How to memorise scales, sharps, flats and theory?
by Suzanne Omar
(Shah Alam, Malaysia)
In 2008, I was badly injured and banged up my head which caused amnesia in an automobile accident. Then 1 year later went through a bad divorce which left me with nothing and penniless.
So after 33 years of devotion to the family, I must now fend for myself and the only way is to get a certificate of something. As I had taken my piano grades till Grade 5, 33 years ago, it is now my only option to be a piano teacher while working as a kindergarten teacher.
I am now doing very well in my Grade 6 piano pieces and playing the scales well but I can't remember the sharps and flats. I am down with theory because I can't memorize the sharps and flats and remembering the time values, the melodic and harmonic, in short the whole lot.
My ABRSM exams will be in March next year and I am studying very hard for it but I would appreciate all the advice and help I can get.Maria’s answer:
Oh dear, you really had some tough luck. But it seems to me you are determined and strong, and will make things change for the better.
As for memorizing the sharps and flats, I assume you mean the order of them in regards to the key signatures?
There are 7 sharps or flats showing the key signatures. You have to memorize only the first sharp and flat in each series. Let’s start with the sharps:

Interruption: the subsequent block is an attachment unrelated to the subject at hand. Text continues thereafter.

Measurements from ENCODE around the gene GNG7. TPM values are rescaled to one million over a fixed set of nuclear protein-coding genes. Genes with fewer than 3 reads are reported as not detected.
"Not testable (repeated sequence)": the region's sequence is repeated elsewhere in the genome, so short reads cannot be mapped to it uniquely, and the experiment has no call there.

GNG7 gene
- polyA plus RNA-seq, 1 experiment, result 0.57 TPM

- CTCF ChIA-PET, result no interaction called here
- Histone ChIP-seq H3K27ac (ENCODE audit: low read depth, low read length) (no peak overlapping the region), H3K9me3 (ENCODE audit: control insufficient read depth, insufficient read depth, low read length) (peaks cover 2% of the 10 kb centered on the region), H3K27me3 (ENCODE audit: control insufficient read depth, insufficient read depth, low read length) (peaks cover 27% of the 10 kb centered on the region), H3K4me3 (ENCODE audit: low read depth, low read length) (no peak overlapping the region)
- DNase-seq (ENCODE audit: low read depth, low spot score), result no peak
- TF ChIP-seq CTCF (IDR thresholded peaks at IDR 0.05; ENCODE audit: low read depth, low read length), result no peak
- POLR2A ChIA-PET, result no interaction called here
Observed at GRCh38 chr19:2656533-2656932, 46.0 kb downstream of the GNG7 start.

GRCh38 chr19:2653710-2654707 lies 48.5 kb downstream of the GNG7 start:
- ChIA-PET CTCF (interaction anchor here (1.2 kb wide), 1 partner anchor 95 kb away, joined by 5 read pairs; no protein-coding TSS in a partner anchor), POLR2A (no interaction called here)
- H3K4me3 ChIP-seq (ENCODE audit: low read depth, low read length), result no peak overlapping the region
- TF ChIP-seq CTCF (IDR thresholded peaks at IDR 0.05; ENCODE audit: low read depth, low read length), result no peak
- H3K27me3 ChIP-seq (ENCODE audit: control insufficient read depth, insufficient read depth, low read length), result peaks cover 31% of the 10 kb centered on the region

The first sharp is on the F line, and placed on the highest line of the staff. The rest of the sharp signs are added for each tonality in a zig-zag pattern; moving a fourth down, a fifth up, a fourth down, a fifth up etc.
Following this pattern we have a bit of trouble reaching A on the treble staff, since it ends up on a help line. A sharp sign on a help line looks messy, so this sharp gets moved down an octave, this is the only exception. Otherwise the pattern continues until a total of 7 sharps.The trick to remember which tonality each group of sharps represents is easy:
The last sharp added; The next note higher is your key signature in major.
(The relative minor is 1 ½ step below the major.)
For example if there are three sharps in the key signature; the last sharp is on G. The next note higher is A, so three sharps is the key signature for A major(or F# minor).Now the flats:
You have to memorize that the first flat is placed on B. Add each of the flats in the same way as with the sharps - but – instead of starting by moving down a fourth, you go the other way: up a fourth
, then down a fifth etc until you have 7 flats.The trick for flats is:
1.You need to memorize that the first flat (on B) is the key signature for F major / D minor.
2. The one before the last
flat added, is always the same as the key signature. (That’s why you have to memorize the first flat, since there is no flat before!)
As an example, you have two flats, the second one is on E, the one before that is on B; so the key signature is Bb major / G minor.About scales:
Actually, there are only a few things to remember here as well:
1.The major scale pattern (Whole-whole-half-whole-whole-whole-half).
2.The relative minor is a small third or 1 ½ steps below the major.
3.Using exactly the same notes as the relative major scale, but starting 1 ½ steps below, is the Natural Minor Scale.
4.Raising the 7th step in the natural minor scale turns it into a Harmonic Minor Scale.
5.Raising the 6th and the 7th step when going up (ascending) and lowering them again when going down (descending), makes it a Melodic Minor Scale.
I have written some pages which might be helpful regarding the scales and the key signatures:An Easy Way to Learn Major and Minor ScalesAbout the Piano Scale Piano Scales with Fingering The Circle of Fifths
I hope this was of some help. I wish you all the best and good luck!